Congressman Questions Fed, Treasury About US Gold

By: Tho Bishop

One of the pieces of legislation Ron Paul pushed while leading the Congressional committee overseeing monetary policy was a bill to audit the US gold reserves. As one may expect when dealing with the Fed, there has long been a general lack of transparency with America’s gold holdings. In fact, last year was the first time in over four decades that any member of Congress had been allowed inspect Fort Knox. 

At a hearing on the topic back in 2011, Dr. Paul explained while this matter was so important: 

Because the Government has for so long refused to provide substantive information on its gold holdings, it is not surprising that so much confusion abounds, both within and without the Government.

This gold belongs to the people, especially since much of it was forcibly taken from them in the 1930s, and the Government owes it to the people to provide them with the details of these holdings.

We would greatly benefit from a full, accurate inventory audit and assay with detailed explanations of who owns the gold and who is responsible for ownership, custody, and auditing. 

For the first time since Dr. Paul’s retirement from Congress, a member of the House has questioned the Federal Reserve and the Treasury about the Federal government’s handling of its gold reserve. 

In a letter yesterday addressed to Treasury Secretary Steve Mnuchin and Fed Chair Jerome Powell, West Virginia Congressman Alex Mooney asked the following questions:

1) Records in the archives of the historian of the U.S. State Department describe U.S. government policy in recent decades as aiming to drive gold out of the world financial system in favor of the Federal Reserve Note or Special Drawing Rights issued by the International Monetary Fund.

Is this still U.S. government policy toward gold? If not, what IS the U.S. government’s current policy toward gold?

2) I have heard complains that the U.S. gold reserve has not been fully audited for many decades, particularly as there seems to have been no acknowledgement of – or account for – “swaps” and leases of gold or arrangements for such to which the U.S. government has been a party.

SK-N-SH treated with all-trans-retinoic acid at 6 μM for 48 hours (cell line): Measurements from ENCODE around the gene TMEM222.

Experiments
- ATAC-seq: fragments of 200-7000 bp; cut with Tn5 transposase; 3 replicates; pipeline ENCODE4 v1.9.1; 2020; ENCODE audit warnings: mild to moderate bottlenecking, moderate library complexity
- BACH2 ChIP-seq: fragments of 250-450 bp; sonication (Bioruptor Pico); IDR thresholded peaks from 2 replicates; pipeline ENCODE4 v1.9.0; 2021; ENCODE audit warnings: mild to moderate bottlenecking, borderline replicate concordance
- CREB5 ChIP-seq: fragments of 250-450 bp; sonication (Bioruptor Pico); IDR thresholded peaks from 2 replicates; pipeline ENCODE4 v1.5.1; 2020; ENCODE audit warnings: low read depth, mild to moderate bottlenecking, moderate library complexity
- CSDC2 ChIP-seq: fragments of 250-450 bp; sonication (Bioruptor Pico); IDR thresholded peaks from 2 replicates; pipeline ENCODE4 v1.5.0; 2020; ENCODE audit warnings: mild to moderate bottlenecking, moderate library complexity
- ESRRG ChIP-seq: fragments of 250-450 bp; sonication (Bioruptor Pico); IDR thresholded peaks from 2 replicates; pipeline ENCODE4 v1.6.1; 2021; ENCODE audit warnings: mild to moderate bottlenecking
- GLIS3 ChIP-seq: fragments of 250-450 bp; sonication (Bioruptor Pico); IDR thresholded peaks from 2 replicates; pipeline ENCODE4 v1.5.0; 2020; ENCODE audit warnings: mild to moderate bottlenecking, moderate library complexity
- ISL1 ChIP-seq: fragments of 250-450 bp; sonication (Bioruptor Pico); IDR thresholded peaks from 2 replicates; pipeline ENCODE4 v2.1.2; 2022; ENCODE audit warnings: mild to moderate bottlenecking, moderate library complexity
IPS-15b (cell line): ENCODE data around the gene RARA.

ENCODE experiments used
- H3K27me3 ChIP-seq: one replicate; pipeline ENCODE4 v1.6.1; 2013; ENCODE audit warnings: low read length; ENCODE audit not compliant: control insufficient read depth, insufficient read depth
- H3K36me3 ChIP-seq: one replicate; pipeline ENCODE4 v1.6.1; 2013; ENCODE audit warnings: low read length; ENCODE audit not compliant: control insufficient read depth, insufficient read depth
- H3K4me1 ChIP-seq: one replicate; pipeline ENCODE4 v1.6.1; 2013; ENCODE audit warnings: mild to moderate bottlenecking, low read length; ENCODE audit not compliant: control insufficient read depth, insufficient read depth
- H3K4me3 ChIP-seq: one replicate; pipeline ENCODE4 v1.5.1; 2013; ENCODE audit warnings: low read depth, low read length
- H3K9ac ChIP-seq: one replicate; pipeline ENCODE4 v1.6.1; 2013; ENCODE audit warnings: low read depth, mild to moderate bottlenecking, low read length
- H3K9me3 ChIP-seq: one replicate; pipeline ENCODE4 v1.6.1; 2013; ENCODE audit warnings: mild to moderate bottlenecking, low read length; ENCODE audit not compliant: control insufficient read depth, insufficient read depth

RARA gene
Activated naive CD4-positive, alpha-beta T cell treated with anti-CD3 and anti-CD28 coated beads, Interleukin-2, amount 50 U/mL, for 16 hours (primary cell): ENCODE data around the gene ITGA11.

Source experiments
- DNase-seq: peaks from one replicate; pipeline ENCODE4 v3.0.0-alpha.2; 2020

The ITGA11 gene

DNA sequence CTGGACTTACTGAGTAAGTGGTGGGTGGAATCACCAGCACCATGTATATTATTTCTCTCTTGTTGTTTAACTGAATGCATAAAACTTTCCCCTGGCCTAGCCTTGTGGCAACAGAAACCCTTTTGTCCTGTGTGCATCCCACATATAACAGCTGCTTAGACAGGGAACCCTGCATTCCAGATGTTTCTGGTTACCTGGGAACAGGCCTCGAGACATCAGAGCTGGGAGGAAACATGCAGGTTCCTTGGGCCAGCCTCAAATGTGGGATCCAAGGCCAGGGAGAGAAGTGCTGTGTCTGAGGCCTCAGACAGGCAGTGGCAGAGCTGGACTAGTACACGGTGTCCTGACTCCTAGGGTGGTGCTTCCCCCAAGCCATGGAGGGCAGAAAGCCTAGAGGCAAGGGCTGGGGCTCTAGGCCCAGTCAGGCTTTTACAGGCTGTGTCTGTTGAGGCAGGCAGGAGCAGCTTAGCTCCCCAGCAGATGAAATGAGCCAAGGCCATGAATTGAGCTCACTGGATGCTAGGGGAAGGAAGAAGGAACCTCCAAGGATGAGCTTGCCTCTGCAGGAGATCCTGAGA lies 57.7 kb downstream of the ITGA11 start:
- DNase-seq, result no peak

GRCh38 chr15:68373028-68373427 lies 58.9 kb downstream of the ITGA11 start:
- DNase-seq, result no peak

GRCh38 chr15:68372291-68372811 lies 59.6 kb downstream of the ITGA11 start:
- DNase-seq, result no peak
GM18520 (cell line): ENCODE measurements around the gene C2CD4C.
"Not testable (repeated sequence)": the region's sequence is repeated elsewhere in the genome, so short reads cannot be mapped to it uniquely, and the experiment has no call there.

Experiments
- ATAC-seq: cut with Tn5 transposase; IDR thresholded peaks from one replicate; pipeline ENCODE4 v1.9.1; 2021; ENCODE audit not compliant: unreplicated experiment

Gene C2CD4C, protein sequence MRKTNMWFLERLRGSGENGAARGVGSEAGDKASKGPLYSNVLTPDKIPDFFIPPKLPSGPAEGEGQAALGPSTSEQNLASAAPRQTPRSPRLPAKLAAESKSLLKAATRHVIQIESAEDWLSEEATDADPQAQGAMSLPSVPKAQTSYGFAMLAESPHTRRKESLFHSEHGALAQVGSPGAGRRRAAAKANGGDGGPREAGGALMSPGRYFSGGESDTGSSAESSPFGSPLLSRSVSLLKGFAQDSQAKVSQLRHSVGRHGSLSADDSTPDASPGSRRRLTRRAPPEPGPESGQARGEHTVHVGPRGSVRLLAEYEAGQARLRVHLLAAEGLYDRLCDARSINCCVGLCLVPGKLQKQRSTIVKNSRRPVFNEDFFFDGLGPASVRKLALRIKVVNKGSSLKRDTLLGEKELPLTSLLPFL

Does the U.S. government, through the Treasury Department, the Federal Reserve System, or any other agency or entity, transact in gold or gold derivatives either directly or through intermediaries? If so, what are those transactions and what are their objectives?

3) Does the U.S. government undertake any transactions in gold or gold derivatives through the Bank for International Settlements, Bank of England, or other central banks or governments? If so, what are these transactions and their objectives?

Rep. Mooney also made headlines earlier this year for introducing legislation calling for the dollar to be re-pegged to a weight of gold. 

As he wrote in the Wall Street Journal at the time:

The current Federal Reserve system benefits elites. The gold standard is equitable and puts “we the people” in control of the money supply. That’s why it was part of America’s founding and has been a key to the country’s long economic success.

As President Donald Trump continues to disappoint with his central bank nominees, it’s nice to see a few voices in the swamp questioning the Fed. 

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